Also if you have been here for many years and don’t have an APRC then just say “I have been a long term resident of X years.”

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And you will notice I wrote “I initially misread it as…”. It’s literally the first sentence of my post. :roll_eyes:

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Because their native language is Cantonese, and for some educated Hong Kongers I suspect their mandarin Chinese , or Chinese in general, isn’t up to the standard of Taiwanese, because they probably used English in school as rhe primary language and now at work. They may have had little exposure to formal Mandarin. Also public contracts in Hong Kong often still use English.

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Well they would write in regular Chinese and AI will convert it to bureaucratic nonsense. An AI will receive it and convert it back for future civil servants to read.:slight_smile:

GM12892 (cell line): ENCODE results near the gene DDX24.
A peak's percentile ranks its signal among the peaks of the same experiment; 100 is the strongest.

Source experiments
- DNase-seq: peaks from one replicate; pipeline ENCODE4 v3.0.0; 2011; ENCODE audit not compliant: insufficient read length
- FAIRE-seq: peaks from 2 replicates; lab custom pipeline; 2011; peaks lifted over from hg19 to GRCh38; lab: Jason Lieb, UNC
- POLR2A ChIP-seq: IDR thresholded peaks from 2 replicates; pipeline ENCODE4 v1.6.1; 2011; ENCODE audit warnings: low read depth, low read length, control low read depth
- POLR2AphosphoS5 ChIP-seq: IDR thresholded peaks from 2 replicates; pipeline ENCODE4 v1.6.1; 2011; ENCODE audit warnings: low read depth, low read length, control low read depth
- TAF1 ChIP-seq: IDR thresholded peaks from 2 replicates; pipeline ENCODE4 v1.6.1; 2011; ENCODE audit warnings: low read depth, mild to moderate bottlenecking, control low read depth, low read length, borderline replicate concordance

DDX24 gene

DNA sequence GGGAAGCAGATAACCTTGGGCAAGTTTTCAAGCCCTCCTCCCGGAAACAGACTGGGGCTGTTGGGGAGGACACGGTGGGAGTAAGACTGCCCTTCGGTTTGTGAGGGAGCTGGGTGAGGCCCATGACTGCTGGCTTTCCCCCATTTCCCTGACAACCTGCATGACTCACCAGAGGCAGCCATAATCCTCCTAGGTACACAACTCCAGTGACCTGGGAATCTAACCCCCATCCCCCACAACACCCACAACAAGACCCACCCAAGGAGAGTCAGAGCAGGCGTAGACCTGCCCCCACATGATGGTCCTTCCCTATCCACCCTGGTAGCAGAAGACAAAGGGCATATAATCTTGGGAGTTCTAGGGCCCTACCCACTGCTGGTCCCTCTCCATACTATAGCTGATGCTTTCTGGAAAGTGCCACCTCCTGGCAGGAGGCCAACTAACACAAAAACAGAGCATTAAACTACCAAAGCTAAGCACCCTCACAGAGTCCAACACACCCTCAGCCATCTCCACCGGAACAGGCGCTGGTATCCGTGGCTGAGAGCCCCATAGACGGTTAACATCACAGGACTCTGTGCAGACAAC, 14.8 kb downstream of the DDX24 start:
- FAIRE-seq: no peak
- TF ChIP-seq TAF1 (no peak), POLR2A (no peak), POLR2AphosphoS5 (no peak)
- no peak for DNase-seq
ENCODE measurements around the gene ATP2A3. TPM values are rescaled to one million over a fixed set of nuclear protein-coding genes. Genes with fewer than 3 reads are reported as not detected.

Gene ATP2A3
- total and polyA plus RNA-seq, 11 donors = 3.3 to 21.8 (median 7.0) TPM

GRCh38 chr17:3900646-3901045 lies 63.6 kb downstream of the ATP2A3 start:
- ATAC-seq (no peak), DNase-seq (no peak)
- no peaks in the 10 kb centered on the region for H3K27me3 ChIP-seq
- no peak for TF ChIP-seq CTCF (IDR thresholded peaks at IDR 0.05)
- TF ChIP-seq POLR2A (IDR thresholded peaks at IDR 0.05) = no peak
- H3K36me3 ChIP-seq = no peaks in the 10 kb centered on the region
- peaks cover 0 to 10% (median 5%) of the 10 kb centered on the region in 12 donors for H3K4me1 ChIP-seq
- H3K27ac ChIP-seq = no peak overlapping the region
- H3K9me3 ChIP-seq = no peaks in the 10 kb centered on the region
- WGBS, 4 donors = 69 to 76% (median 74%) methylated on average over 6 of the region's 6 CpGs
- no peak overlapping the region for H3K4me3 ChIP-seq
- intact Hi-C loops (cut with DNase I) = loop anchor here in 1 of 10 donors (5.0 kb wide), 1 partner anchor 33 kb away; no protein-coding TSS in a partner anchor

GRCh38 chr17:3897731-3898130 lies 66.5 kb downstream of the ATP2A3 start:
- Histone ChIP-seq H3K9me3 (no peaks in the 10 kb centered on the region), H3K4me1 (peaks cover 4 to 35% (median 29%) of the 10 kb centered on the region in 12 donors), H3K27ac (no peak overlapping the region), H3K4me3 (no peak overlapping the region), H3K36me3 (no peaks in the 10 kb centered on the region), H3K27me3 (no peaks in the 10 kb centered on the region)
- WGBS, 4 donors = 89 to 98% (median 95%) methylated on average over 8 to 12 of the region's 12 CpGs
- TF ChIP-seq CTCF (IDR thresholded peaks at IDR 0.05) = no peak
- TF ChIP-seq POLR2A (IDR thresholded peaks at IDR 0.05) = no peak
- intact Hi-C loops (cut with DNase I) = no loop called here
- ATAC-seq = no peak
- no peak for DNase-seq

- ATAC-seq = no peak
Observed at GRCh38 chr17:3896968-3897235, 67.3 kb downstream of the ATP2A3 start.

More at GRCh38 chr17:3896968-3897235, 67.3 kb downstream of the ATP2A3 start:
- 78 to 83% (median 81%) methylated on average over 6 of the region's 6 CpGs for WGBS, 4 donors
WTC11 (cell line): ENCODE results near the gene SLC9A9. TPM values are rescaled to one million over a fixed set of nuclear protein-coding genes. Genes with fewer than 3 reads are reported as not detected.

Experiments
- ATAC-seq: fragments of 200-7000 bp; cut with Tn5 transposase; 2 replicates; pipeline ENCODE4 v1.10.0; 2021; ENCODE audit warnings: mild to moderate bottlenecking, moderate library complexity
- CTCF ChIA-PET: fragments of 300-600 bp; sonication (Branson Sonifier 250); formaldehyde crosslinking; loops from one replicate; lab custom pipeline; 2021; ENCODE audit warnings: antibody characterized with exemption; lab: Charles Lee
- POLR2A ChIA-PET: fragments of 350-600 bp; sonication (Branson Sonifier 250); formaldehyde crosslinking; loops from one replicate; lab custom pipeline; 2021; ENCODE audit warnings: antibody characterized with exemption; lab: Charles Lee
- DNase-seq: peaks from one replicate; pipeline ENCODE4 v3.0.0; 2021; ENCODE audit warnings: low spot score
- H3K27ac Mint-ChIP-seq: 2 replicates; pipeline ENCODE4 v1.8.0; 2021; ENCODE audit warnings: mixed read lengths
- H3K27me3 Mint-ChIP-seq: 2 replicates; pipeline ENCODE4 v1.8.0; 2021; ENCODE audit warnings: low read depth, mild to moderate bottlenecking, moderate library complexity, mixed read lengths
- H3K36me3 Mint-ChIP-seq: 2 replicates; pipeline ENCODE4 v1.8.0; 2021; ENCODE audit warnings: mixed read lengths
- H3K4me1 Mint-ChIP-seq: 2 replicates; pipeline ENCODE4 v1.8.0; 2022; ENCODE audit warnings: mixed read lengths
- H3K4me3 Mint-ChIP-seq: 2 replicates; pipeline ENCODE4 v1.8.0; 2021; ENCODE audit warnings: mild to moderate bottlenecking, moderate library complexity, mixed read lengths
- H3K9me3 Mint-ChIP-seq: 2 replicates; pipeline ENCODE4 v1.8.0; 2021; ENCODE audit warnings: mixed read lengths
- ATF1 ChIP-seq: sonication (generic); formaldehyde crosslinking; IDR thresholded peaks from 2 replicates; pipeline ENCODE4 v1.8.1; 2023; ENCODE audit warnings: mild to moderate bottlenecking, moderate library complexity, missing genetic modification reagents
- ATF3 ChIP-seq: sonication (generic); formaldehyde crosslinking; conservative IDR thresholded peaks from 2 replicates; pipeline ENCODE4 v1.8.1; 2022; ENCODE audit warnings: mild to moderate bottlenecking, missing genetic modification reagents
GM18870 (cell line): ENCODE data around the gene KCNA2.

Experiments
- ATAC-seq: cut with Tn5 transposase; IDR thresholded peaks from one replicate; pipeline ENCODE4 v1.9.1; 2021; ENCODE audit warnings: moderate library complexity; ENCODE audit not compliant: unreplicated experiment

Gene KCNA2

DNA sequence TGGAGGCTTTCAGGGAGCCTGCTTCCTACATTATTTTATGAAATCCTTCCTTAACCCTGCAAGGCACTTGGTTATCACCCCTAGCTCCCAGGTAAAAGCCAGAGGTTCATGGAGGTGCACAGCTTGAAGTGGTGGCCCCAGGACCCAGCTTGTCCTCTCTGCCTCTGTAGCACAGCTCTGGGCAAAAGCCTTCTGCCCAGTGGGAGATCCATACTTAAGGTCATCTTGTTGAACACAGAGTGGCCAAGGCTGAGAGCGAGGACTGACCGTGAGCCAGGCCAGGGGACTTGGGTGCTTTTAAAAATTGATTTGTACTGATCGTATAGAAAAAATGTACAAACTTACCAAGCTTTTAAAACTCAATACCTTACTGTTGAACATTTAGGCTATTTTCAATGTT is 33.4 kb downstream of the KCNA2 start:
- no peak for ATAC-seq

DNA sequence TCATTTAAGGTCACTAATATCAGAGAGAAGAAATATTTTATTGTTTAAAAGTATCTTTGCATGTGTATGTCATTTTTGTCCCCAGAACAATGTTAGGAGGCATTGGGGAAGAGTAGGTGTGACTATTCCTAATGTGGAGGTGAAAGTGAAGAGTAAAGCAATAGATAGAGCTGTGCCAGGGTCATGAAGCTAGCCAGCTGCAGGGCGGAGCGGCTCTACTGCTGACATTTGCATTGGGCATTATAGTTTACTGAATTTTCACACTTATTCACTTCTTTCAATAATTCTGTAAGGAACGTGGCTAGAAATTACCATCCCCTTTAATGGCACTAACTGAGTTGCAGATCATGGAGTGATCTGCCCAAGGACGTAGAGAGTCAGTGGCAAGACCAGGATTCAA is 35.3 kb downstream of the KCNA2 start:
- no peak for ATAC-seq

99% use English

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I was speaking to a family friend who is a lawyer. He was explaining how many lawyers actually refer to the English due to some characters and meanings being too abstract for even native speakers to understand.

With that in mind… I can see why in many countries that were previous colonies they still use English as a means to write laws and contracts

I believe they test your knowledge of classical/formal Chinese for civil service posts. Its a cultural thing here, a barrier I suppose.

It is and it means that the average joe can barely understand Taiwanese laws…

Us English speakers can easily interpret our laws by reading them. They are clearly defined. In Chinese… it is similar to English speakers reading ‘old English.’

Which can explain why a vast majority of Taiwanese are ignorant of their own laws…